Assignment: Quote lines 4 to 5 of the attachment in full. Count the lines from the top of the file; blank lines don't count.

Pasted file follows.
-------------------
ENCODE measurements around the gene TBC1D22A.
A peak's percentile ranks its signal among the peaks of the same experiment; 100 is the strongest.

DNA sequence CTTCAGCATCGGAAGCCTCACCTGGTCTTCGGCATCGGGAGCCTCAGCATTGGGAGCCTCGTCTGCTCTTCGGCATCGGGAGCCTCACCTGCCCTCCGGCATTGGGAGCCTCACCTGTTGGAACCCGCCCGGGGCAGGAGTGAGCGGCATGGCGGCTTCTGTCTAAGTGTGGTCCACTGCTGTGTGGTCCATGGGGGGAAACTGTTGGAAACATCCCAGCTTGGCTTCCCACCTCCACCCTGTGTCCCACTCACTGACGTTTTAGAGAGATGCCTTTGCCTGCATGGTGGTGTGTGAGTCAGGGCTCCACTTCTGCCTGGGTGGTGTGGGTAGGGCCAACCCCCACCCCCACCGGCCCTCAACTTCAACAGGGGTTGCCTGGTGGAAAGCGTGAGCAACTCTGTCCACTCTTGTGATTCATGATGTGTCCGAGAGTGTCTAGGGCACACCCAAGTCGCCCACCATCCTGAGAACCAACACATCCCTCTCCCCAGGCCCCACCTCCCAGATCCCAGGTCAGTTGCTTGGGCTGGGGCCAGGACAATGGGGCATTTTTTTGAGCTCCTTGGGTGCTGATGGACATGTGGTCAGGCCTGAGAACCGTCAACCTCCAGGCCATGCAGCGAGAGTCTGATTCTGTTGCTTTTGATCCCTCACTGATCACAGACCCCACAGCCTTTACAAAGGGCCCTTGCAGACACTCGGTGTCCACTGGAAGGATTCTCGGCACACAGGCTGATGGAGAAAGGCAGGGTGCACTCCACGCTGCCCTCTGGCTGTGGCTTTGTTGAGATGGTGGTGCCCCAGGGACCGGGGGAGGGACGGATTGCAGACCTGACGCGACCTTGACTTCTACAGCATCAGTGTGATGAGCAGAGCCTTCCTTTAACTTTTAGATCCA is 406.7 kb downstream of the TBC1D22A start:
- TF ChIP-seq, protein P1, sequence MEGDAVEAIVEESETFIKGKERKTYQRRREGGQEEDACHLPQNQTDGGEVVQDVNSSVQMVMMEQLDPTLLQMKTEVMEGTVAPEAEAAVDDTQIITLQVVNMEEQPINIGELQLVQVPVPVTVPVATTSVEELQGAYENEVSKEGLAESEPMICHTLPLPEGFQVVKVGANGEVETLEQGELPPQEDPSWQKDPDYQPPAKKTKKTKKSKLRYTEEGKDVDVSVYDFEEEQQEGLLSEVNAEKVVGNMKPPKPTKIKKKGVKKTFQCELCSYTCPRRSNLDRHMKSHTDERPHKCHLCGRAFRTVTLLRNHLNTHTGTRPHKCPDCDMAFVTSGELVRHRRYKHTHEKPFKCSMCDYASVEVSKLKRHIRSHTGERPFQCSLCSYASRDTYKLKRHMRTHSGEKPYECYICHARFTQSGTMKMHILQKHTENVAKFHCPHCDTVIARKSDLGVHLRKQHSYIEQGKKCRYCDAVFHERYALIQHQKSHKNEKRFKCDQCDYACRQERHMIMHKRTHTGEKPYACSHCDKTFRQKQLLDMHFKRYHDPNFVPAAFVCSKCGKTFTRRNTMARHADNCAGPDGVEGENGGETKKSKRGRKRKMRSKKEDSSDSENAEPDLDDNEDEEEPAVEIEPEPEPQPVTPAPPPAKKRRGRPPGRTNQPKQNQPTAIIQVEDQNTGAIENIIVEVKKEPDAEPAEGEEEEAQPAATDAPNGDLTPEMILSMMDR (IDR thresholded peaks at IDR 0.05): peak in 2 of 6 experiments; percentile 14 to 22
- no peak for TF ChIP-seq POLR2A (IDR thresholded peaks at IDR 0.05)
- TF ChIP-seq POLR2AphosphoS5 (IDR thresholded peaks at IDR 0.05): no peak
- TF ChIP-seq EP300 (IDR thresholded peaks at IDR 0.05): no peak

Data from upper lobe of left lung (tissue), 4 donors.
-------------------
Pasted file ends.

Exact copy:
- TF ChIP-seq, protein P1, sequence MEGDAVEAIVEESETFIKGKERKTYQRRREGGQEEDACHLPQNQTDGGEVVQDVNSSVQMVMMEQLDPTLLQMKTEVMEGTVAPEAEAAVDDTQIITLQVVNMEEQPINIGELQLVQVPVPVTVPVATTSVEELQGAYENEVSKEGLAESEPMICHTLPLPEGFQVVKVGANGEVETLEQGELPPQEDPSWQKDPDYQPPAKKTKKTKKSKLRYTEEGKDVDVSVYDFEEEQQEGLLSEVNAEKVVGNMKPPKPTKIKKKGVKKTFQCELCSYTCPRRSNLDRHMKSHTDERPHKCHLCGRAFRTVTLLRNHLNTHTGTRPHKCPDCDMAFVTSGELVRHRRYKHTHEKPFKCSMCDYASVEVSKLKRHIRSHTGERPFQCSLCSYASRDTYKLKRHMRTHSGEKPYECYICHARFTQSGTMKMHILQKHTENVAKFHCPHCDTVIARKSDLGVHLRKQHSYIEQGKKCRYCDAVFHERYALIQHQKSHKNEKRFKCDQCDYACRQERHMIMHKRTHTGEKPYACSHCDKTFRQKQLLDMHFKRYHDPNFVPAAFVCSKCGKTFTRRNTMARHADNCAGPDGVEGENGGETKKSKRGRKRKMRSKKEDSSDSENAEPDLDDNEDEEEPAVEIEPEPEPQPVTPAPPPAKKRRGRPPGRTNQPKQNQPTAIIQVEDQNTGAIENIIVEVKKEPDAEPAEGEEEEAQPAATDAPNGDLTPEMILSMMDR (IDR thresholded peaks at IDR 0.05): peak in 2 of 6 experiments; percentile 14 to 22
- no peak for TF ChIP-seq POLR2A (IDR thresholded peaks at IDR 0.05)